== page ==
How you’ll buy it
According to a consumer survey released by Deloitte, the average shopper plans to spend 20 percent more in 2018 than they did in 2017. Fifty-seven percent of that will be spent online instead of in brick-and-mortar stores, a shift from past years.
How consumers choose to ship their online purchases will impact how “green” they are. An analysis done last year by Vox and the University of California’s Climate Lab found that two-day shipping, like that provided for free to Amazon Prime members, left a bigger carbon footprint than slower options that shipped over a week. That’s because shipping that gets items to your door faster requires more diesel-using trucks on the ground and less efficient shipping systems.
“Before, companies were able to consolidate, to optimize their distribution. Now, because some of them are offering really fast deliveries, that disintegrates the consolidation,” Miguel Jaller, from the Institute for Transportation Studies at the University of California Davis, told Vox.
To offset some of this carbon pollution, some companies like Dell computers buy carbon offsets, a system that promotes carbon reduction in one region, to offset the negative impact of polluting carbon in another region. They can include projects that fund renewable energy or promote sustainable forest management. One study from MIT found that the carbon footprint of online shopping was lower than the carbon cost of shopping in physical stores, but the University of California found that benefit was lost when consumers opted for expedited shipping.
What you’ll buy
Once an item arrives on your doorstep, how it’s made and what happens to it once it’s eventually disposed all contribute to how it impacts the environment.
During Cyber Monday last year, electronic items were some of the most commonly purchased. All those new phones, tablets, cameras, and home gadgets will eventually turn into electronic waste, or “e-waste.” U.N. findings show that only about 20 percent of e-waste is recycled, and when electronics are thrown into landfills, they have the potential to leak toxic materials like lead and mercury into the air, water, and soil, which poses a health risk. One 2013 study found that children face a disproportionate risk of developing neurological and cognitive disorders if exposed to the chemicals found in e-waste.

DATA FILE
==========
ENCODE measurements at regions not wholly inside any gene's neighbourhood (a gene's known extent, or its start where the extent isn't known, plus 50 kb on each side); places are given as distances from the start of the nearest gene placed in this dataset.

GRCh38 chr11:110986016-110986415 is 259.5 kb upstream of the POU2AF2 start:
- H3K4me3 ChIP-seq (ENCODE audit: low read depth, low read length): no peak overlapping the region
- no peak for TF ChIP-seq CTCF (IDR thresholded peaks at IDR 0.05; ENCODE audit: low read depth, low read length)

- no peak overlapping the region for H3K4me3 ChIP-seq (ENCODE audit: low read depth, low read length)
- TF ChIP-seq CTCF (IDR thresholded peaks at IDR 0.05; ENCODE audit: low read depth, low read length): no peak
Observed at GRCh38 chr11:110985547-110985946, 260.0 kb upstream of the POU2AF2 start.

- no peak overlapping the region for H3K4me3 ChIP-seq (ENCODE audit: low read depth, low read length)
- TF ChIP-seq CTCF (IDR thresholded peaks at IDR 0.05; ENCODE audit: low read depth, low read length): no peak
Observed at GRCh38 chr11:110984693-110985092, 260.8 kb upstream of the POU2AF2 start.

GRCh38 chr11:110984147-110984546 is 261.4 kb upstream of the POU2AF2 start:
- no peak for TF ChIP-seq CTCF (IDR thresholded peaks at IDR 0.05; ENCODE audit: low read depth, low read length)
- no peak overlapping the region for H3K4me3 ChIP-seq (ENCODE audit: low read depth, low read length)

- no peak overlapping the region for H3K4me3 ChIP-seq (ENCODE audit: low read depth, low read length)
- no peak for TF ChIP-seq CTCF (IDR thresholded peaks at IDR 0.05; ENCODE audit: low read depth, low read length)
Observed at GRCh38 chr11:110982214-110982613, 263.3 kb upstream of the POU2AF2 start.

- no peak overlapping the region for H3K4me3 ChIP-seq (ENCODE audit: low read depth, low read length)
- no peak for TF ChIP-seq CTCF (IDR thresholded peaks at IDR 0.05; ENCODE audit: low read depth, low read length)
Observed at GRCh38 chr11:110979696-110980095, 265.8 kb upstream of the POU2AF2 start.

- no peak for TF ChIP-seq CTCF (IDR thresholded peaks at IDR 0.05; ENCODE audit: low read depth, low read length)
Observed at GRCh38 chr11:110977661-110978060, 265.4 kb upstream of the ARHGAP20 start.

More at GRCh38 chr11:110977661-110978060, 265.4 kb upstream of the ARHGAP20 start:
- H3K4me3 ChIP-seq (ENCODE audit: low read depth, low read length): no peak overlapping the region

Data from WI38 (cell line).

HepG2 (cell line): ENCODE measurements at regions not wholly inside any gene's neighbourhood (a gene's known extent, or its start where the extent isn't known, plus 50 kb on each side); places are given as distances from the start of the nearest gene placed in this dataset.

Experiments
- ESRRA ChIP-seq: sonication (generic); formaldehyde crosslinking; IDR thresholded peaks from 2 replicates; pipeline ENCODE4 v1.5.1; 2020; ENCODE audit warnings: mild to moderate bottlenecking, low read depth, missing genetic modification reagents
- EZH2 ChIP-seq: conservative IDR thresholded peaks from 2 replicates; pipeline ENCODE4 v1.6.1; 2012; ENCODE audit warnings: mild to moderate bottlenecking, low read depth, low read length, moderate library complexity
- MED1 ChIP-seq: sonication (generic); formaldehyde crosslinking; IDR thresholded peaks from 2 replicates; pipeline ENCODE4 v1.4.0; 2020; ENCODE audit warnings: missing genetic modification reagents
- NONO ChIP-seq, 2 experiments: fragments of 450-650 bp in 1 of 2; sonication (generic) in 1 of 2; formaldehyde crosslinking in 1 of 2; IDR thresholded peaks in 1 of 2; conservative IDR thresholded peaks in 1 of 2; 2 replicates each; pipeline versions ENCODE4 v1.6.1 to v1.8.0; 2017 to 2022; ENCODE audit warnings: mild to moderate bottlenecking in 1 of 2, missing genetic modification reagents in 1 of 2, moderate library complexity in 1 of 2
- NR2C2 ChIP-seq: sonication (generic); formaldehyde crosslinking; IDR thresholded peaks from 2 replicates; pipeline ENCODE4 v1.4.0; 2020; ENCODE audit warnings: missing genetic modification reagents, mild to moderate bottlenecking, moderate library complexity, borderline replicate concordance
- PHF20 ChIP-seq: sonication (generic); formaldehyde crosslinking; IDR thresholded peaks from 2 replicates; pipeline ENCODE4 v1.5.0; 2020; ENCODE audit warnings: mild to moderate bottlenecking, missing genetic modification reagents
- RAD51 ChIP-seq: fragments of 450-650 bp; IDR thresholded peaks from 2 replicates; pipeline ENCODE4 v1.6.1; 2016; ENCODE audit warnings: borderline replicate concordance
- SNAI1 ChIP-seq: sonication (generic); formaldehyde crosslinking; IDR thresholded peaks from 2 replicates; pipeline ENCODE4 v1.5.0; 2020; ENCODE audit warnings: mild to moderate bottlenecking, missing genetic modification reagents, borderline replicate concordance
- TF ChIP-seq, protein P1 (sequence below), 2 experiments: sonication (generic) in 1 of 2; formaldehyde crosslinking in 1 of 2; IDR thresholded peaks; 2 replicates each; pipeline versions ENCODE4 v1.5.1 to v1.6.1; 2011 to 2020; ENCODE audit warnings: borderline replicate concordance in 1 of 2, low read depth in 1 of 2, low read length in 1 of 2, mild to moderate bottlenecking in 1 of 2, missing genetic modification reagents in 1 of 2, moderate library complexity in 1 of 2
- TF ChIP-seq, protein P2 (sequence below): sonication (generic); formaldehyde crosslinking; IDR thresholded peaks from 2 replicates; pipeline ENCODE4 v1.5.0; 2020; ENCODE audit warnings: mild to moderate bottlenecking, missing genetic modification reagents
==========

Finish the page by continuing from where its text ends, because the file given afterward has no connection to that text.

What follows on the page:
Readily available and bargain-priced clothing can be a benefit to consumers, but too much can harm the environment, especially when it’s rapidly bought and sold. One study from the Ellen Macarthur Foundation estimates that a truckload of textiles is wasted every second. In addition to requiring resources to make and process, and producing carbon emissions, the discarded material used in so-called “fast fashion” clothing often contains microfibers of plastic that eventually pollute the ocean.
Plastic is everywhere—used to manufacture everything from toys to home goods and wrapped around many of the items we ship. Billions of pounds of plastic are produced every year, and 91 percent of that isn’t recycled. Much of it is ending up in the ocean, where it can smother reefs and choke wildlife.
Decreasing your impact
While Ashford notes that our current consumer culture often encourages waste, there are steps people can take to cut back on how much their holiday shopping might cost the environment.
Jarett Emert, an investment manager at the Carbon Fund, a group that manages carbon-offset projects, says choices that reduce the number of cars and trucks on the ground can have a positive impact. “This can be accomplished by, for instance, requesting bundled shipping when purchasing multiple items or by reducing the number of trips you make while shopping,” he says. The Carbon Fund also allows individuals to buy carbon offsets.
Environmental groups like Greenpeace also encourage consumers to think longterm when purchasing an item. Buying used products or those made from “upcycled,” or recycled content, helps decrease the resource inputs. Gifting experiences or time can also serve as alternatives to physical items. Consumers can also take their own reusable bags shopping, to eschew disposable ones, and wrap gifts in cloth bags or recycled paper.
Source – National Geographic
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